# Proving convexity of the negative log complementary probability: $-\log\left(1 - \frac{\exp(x_i)}{ \sum_j \exp(x_j)}\right)$

I am familiar with the convexity proof for \begin{align} f_i(x) &= -\log\left(p_i(x)\right) = -\log\left(\frac{\exp(x_i)}{ \sum_j \exp(x_j)}\right) = \log\left(\sum_j \exp(x_j)\right) -x_i. \end{align}

Convexity here is due to the fact that "$$-x_i$$" is convex and so is "$$\log\left(\sum_j \exp(x_j)\right)$$".

But what about the convexity status of the negative log complementary probability \begin{align} g_i(x) &= -\log\left(1 - p_i(x)\right) = \log\left(\sum_j \exp(x_j)\right) - \log\left(\sum_{k\not=i} \exp(x_k)\right)? \end{align} Is $$g_i(x)$$ convex?

Here things are not so nice because we have a difference of convex functions (the log-sum-exps) which is not guaranteed to be convex. I've started writing out the Hessian which is messy and difficult to analyze. Any thoughts or suggestions are welcomed.

• if $j$ only sums over two terms, $f_i$ and $g_i$ are the same; I suggest you create a plot of the function for three terms to see if it may be convex Oct 5 '18 at 12:54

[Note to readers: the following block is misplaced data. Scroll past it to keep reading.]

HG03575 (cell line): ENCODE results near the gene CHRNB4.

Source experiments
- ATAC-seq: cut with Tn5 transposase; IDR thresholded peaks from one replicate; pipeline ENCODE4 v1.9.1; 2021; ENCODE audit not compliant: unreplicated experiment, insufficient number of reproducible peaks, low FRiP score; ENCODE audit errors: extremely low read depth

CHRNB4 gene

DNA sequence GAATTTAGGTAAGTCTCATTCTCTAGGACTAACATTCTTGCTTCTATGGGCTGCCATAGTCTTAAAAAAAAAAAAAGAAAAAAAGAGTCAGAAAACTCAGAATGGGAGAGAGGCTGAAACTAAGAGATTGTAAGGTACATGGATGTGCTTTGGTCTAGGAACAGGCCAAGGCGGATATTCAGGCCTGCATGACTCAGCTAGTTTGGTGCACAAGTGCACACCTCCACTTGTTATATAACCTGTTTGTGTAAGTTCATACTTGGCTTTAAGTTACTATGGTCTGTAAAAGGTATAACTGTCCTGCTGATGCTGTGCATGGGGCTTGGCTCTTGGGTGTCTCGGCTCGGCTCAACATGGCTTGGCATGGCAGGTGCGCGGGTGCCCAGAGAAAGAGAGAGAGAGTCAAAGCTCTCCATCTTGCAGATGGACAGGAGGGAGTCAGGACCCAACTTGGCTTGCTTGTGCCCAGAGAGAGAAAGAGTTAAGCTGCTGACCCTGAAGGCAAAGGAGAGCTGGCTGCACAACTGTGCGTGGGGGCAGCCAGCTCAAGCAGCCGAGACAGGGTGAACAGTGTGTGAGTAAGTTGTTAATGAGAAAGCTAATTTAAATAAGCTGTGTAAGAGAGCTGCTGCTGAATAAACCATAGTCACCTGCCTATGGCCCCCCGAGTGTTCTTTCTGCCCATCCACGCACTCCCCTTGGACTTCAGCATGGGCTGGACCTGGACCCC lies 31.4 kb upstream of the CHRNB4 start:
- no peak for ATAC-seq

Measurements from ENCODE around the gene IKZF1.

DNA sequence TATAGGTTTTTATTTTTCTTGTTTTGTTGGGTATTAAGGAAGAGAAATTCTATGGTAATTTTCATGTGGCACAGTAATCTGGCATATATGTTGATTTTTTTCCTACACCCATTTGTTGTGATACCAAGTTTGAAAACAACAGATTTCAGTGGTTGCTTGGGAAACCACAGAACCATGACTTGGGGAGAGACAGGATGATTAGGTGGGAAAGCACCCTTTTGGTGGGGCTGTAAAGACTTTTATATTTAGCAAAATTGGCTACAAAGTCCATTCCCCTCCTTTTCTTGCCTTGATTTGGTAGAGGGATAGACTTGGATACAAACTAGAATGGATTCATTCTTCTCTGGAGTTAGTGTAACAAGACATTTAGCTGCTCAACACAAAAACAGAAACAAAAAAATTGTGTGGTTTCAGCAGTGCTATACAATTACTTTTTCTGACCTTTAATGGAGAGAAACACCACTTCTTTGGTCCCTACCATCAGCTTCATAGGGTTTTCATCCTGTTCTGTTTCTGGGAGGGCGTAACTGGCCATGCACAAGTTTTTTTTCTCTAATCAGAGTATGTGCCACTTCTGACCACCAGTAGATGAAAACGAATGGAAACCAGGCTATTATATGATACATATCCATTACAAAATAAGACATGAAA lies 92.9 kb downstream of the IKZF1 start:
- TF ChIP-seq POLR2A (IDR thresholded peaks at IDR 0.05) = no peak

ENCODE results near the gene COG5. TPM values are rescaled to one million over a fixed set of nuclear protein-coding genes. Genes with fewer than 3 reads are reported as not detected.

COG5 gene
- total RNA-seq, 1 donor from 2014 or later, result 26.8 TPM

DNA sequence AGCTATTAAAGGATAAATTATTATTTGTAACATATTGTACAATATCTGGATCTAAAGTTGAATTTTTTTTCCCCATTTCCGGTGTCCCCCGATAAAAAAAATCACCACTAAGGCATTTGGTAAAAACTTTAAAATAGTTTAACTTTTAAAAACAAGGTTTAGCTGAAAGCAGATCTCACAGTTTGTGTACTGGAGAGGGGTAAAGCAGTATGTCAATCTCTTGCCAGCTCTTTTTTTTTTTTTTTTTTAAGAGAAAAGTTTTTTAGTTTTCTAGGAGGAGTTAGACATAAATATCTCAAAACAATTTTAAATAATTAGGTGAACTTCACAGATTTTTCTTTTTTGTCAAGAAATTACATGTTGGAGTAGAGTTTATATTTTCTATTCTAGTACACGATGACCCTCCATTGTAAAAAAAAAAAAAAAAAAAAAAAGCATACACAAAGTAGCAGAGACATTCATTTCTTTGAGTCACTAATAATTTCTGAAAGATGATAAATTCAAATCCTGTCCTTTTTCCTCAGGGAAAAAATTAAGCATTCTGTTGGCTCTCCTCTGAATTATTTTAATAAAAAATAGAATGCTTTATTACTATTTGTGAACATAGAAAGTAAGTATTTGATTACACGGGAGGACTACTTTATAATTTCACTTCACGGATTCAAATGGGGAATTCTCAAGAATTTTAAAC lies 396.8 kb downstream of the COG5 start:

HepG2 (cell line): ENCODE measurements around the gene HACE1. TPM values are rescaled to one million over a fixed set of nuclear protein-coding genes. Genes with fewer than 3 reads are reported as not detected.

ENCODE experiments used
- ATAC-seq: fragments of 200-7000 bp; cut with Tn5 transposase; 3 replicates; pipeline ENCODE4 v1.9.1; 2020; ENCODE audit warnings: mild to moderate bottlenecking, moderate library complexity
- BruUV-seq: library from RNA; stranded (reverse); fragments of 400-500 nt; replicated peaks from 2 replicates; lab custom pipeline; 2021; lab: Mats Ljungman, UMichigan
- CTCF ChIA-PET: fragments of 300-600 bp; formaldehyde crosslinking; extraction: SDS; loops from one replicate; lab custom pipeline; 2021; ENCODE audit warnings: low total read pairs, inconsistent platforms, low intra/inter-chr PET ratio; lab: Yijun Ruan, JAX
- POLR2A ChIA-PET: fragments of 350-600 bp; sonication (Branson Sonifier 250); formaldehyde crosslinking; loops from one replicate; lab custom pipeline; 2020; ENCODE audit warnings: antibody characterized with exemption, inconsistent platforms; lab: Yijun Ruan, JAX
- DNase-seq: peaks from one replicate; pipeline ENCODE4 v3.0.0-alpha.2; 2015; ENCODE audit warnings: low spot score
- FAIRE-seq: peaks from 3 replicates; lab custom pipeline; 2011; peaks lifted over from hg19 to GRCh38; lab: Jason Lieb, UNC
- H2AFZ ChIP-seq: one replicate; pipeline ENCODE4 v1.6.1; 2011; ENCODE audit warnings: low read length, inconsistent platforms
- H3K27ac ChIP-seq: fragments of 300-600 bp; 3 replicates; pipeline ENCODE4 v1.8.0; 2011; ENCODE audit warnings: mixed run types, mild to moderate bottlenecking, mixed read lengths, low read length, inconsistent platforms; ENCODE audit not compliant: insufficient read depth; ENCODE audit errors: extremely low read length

• Correct, in the binary outcome case, the complementary probability is just a sum over one term.
– ted
Oct 5 '18 at 16:01

In general, $$g_i(x)$$ is not convex. We can construct a counterexample as follows.

Consider the case of three categories, where $$\boldsymbol{x} = (x_1, x_2, x_3)$$. If $$g_1(\boldsymbol{x})$$ is convex, then $$h(t) \triangleq g_1((0, t, -t))$$ should also be convex.

Since \begin{aligned} g_1(\boldsymbol{x}) &= \log \frac{\exp(x_1) + \exp(x_2) + \exp(x_3)}{\exp(x_2) + \exp(x_3)}\\ &= \log \left(1 + \frac{1}{\exp(x_2 - x_1) + \exp(x_3 - x_1)}\right) \end{aligned} we know that $$h(t) = \log\left(1 + \frac{1}{e^{t} + e^{-t}}\right),$$ and it is not convex.

Indeed, if $$h(t)$$ is convex, note that $$\lim_{t \to \infty} h(t) = 0,$$ then the convexity will imply $$h(t) \equiv 0$$, which is impossible.

• This is nice. How did you choose the line of points (0,t,-t) to demonstrate the non-convexity?
– ted
Oct 6 '18 at 16:47
• When I was going to reduce the expression of $g_1$, I find this could be a good choice that is different from the trivial case of two categories. Instead, if you set $x_2 = x_3$ with $x_1 = 0$, you will eventually get a expression similar to $f_i$, which is convex. So the key point is to let $x_2$ and $x_3$ have different behaviors. Hence I try the setting $x_2 = -x_3$, and it works:) Hope this would be helpful. Oct 7 '18 at 2:39
• Thanks. Good thinking!
– ted
Oct 7 '18 at 18:18